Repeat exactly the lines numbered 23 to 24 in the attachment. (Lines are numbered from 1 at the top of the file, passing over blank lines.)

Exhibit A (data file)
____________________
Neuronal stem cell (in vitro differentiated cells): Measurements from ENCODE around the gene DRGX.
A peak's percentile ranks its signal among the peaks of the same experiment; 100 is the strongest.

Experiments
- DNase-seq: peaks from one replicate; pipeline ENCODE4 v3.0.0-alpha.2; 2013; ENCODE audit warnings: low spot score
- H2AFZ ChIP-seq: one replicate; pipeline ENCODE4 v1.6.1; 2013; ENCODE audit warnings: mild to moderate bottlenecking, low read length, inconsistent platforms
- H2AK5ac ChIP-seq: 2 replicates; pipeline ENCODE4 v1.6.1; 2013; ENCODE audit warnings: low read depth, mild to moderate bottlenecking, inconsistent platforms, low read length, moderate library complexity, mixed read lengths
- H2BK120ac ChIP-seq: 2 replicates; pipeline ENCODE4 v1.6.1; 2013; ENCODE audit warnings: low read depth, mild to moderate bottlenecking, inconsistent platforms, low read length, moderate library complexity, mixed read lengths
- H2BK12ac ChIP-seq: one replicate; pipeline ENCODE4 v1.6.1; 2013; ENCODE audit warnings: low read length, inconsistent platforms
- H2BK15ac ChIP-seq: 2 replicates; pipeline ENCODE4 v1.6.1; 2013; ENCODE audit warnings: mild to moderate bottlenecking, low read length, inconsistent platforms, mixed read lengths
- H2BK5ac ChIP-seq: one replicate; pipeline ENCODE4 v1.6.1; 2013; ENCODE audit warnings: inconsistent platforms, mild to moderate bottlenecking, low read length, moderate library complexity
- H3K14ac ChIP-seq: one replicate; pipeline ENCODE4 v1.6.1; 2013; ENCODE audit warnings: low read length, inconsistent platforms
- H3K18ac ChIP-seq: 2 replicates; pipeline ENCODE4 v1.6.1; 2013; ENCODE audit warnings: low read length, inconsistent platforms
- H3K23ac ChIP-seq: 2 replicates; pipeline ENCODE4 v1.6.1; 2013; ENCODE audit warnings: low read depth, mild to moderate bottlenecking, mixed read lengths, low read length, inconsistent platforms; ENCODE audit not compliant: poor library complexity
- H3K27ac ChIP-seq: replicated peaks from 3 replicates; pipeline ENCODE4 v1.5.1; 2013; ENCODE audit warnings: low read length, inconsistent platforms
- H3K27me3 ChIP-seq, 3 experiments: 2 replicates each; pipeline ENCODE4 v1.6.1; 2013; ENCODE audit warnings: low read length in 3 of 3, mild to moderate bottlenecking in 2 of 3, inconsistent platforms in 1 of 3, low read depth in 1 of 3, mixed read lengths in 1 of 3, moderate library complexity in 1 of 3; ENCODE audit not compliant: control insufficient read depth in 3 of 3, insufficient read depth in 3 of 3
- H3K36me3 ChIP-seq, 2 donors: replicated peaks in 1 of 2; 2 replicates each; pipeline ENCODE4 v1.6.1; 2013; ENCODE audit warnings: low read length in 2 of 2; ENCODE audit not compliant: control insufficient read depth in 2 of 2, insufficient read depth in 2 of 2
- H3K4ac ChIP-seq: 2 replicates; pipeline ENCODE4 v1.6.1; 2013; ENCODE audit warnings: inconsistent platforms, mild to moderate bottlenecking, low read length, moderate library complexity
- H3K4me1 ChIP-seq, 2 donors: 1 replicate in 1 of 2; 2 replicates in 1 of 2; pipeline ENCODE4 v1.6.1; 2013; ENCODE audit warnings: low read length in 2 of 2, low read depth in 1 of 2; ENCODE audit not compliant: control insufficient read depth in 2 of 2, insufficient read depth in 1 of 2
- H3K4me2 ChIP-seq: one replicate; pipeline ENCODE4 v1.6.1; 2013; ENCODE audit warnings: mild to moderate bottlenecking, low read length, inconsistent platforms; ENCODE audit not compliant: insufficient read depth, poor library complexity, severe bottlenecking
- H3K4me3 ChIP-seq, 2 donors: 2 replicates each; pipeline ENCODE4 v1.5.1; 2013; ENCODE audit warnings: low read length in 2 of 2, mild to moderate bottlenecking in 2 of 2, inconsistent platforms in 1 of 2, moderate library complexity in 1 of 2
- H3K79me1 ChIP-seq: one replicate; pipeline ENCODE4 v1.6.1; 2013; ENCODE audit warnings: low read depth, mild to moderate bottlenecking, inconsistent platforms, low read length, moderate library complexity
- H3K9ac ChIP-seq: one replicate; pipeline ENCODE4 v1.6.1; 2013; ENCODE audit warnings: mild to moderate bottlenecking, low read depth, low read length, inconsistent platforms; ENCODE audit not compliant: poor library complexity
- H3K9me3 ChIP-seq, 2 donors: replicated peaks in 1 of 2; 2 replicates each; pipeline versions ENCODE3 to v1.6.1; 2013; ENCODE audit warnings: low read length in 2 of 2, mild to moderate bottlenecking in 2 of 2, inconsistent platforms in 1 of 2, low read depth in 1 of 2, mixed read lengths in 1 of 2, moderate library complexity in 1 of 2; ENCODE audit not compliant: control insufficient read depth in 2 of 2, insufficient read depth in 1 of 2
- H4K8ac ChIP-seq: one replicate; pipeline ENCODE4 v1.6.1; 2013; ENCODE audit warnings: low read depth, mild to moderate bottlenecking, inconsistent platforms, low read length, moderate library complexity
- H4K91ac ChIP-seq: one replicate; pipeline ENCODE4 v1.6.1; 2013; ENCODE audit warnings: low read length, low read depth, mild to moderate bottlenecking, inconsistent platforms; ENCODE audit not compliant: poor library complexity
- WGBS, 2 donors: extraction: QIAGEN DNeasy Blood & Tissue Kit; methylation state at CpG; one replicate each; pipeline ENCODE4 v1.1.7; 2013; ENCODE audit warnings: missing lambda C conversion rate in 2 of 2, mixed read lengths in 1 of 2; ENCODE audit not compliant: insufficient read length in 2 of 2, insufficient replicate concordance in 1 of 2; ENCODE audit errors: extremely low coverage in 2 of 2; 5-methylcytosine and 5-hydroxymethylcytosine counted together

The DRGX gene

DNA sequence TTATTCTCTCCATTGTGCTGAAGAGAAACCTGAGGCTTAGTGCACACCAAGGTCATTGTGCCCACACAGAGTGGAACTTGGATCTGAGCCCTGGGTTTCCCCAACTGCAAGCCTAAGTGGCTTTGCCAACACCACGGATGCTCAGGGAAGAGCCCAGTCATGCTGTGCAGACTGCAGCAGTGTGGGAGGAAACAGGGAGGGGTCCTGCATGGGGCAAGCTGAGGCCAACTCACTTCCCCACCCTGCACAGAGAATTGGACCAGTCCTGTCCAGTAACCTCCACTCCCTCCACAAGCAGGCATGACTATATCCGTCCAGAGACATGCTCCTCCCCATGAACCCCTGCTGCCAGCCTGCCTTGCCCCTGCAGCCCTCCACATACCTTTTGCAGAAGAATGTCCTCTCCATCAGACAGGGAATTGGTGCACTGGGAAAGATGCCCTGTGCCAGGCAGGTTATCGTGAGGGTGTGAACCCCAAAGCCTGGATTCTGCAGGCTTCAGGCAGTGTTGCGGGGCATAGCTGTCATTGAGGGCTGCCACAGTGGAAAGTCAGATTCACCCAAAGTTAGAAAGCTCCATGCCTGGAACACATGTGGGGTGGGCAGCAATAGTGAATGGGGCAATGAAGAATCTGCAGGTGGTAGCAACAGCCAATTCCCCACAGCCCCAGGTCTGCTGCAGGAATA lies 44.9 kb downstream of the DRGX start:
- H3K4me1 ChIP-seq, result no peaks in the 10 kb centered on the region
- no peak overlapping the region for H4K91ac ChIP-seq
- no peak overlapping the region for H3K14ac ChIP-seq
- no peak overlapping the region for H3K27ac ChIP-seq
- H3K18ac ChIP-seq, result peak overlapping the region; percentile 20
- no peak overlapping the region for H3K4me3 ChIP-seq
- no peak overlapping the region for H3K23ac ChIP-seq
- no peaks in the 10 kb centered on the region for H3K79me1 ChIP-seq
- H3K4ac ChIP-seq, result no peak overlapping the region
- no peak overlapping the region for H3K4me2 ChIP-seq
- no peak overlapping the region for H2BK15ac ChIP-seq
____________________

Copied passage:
- H3K9me3 ChIP-seq, 2 donors: replicated peaks in 1 of 2; 2 replicates each; pipeline versions ENCODE3 to v1.6.1; 2013; ENCODE audit warnings: low read length in 2 of 2, mild to moderate bottlenecking in 2 of 2, inconsistent platforms in 1 of 2, low read depth in 1 of 2, mixed read lengths in 1 of 2, moderate library complexity in 1 of 2; ENCODE audit not compliant: control insufficient read depth in 2 of 2, insufficient read depth in 1 of 2
- H4K8ac ChIP-seq: one replicate; pipeline ENCODE4 v1.6.1; 2013; ENCODE audit warnings: low read depth, mild to moderate bottlenecking, inconsistent platforms, low read length, moderate library complexity